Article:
Common sense, reason and history all teach that “strong government conservatism” is not a contradiction in terms….I will do many things for my country, but I will not pretend that the careers of, say, Ronald Reagan and Franklin Roosevelt involve serious philosophical differences. Reagan’s fierce and ideological liberalism of the Manchester school and F.D.R.’s mild and improvised social-democratic program are both honorable persuasions….They are versions of the basic program of the liberal-democratic impulse that was born with Machiavelli and Hobbes. Near the core of the philosophy of modern liberalism, as it descends from those two men, is an inadequacy that is becoming glaring. [Anti-government] conservatism is an impotent critic of liberalism because it too is a participant in the modern [liberal] political enterprise (p. 23).
In other words, as many writers at Front Porch Republic have noted, American conservatism is simply a variation upon a particular, rather individualistic take, on the idea of the social contract which is common to the United States, both left and right. Will, at one time, could have made a criticism of Warren, and President Obama as well, from that basis–but perhaps too many years on the inside of the Republican party has shifted him towards a default libertarianism, in which the individual’s prerogatives, at least insofar as the entirety of their property is concerned, are to be privileged at the outset, a shift which allows him to characterize any discussion about taxation and regulation as “collectivism.” He used to know better than that.
[I]t is a non sequitur to say that because the state has a monopoly on legitimate coercion, its essence is [therefore] coercion….Proper conservatives proclaim, as Burke did, the gentling function of government. Proper conservatism teaches that…government exists to frame arrangements in order that they may, over time, become matters of trust. The enlargement of the realm of social trust does not presage the withering away of the state. But it does conduce to an increasingly comfortable fit between [government] institutions and the public, which, like a flowing river, is both a shaper of and shaped by the institutional “banks” between which it flows….[A] river without banks is incomprehensible; it is a contradiction in terms (pp. 95-96).
What about the argument that those banks have grown too large and are crowding us, that the political agenda of people like Warren and Obama are preventing individuals from building up those intermediate and democratic institutions which are the sort of banks real conservatives ought to praise? Today, it seems likely that Will might say exactly that; 30 years ago, he was willing to say something a little different:
[I]nstitutions that once were most directly responsible for tempering individuals–family, church, voluntary associations, town governments–with collective concerns [imagine: “collectivism”!] have come to seem more peripheral. Using [the central] government discriminatingly but energetically to strengthen these institutions is part of the natural program of conservatives. Far from being a rationale for statism, the political orientation I praise envisions prophylactic doses of government. It involves the use of government to prevent statism by enhancing the social competence of citizens….One way the government strengthens such institutions is by not usurping their functions. But that is not the only way. Government can plan positive inducements to vigor (pp. 151-152).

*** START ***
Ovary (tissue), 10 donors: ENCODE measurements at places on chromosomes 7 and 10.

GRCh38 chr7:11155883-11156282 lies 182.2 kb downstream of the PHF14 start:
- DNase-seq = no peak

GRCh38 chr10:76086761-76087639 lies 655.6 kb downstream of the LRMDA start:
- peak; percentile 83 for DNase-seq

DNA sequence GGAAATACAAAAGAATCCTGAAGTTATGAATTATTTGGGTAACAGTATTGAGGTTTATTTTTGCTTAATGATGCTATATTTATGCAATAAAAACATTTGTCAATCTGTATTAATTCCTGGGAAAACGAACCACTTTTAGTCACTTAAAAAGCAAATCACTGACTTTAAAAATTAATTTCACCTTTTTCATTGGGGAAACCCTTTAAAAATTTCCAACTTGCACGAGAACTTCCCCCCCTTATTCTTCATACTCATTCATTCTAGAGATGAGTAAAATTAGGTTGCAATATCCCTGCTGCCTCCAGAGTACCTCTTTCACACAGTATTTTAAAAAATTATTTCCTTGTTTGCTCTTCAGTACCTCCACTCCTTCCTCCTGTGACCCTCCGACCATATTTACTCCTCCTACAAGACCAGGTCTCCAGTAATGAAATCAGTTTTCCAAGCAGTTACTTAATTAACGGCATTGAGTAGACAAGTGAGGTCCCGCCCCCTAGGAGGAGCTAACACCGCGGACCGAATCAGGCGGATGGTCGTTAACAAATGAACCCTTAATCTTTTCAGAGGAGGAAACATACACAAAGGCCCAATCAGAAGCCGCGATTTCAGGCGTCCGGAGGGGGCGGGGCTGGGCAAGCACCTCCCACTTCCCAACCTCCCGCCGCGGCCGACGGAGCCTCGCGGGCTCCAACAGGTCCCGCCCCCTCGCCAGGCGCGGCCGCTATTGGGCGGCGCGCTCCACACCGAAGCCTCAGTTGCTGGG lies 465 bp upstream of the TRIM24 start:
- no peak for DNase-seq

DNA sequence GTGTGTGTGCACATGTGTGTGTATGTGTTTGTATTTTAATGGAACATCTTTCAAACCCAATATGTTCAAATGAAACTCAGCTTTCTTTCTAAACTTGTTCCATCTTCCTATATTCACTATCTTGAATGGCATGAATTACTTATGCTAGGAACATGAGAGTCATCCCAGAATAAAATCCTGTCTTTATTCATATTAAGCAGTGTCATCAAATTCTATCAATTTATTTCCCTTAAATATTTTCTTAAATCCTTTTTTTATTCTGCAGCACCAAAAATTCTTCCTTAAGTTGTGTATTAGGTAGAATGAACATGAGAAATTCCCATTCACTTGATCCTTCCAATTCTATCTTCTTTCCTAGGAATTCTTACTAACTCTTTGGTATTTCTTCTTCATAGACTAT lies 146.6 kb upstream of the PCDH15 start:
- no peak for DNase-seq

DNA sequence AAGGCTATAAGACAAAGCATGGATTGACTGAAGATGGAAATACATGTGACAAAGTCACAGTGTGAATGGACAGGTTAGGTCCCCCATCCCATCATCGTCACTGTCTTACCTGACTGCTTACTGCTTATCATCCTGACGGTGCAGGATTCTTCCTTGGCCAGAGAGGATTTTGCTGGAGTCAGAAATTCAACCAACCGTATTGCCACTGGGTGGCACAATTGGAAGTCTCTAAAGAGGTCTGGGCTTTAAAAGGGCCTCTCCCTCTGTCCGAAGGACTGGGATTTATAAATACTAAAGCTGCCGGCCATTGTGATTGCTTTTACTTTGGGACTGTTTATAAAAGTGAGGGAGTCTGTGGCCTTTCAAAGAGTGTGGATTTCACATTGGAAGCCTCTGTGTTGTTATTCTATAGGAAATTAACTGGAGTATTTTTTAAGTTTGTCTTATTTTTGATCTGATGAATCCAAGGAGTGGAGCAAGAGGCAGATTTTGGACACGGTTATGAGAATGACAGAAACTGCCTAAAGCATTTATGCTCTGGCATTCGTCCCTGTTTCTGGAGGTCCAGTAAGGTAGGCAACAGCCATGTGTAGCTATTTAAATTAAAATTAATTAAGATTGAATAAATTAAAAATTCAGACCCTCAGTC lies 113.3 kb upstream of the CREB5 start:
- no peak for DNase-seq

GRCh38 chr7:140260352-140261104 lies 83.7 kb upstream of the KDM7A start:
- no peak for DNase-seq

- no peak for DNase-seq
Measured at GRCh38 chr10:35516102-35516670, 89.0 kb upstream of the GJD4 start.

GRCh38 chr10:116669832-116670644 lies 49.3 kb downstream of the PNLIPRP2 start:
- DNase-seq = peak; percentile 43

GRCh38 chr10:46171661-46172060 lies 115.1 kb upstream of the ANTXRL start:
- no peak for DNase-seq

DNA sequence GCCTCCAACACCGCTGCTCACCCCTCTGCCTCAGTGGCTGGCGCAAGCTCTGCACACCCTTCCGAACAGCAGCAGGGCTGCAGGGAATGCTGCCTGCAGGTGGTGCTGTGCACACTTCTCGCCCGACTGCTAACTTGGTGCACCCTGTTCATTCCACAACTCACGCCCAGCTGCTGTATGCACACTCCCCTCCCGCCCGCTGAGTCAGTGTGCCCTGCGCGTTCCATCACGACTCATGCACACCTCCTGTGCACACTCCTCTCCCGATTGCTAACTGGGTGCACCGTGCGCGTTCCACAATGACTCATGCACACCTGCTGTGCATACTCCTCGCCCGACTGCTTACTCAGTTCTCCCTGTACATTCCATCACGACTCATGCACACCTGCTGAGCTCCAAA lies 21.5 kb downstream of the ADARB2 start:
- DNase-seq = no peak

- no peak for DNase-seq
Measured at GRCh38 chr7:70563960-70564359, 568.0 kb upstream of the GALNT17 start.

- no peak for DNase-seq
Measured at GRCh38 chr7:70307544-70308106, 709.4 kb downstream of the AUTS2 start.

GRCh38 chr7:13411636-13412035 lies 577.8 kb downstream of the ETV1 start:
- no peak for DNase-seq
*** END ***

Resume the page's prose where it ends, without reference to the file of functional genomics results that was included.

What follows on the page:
Now what we see here is the outlines of genuinely interesting argument, an argument between an American-style Tory and a progressive American liberal: is the Consumer Financial Protection Bureau–or, for that matter, President Obama’s Affordable Care Act, or any kind of social insurance or income redistribution program, whether Social Security or Medicare or Medicaid or the Veteran’s Administration or just about anything else–a government program capable of “strengthening” citizens in their ability to contribute positively, through various local institutions, to the development of their communities (including the American community), or is it an instance of individual responsibility or local organizations being “usurped,” thus contributing to the degradation of the citizenry? Presumably, the answer would differ in each case, because in each case we would be looking at a distinct government program with a distinct agenda serving a distinct population and funded through a distinct system of taxation. The Tory conservatism which Will used to endorse (and–who knows?–perhaps still does, behind the closed doors of his columns’ words) would have quickly acknowledged this kind of prudential judgment. But today, to admit, much less to intelligently engage, in that kind of argument requires one to acknowledge that there is more going on in contemporary politics than those who want to defend the One and Only True individualistic take on the social contract, and those who hate individual freedom and thus want to change the contract. Politics isn’t that tidy, and we shouldn’t pretend it can be.
Will ended Statecraft as Soulcraft with warning: that if conservatives were going to be able to add anything to this kind of argument over the balancing of various prudential demands and needs, they needed to face up to the fact “that government, although of human manufacture, is ‘natural’…as natural to man as clothes and shelter because it serves needs that are natural to man” (p. 160). There is an argument going on this country, to be sure, and it is an important one–but those who take the Tory side are few and far between. That’s a loss, and not just for a columnist who used to regularly have interesting ideas to go along with his very pretty words.
[Note: I just noticed that Scott Galupo made this same argument, months ago–though as a self-identified conservative, he may be able to make it much better than I. Check his take on Will’s decline out here.]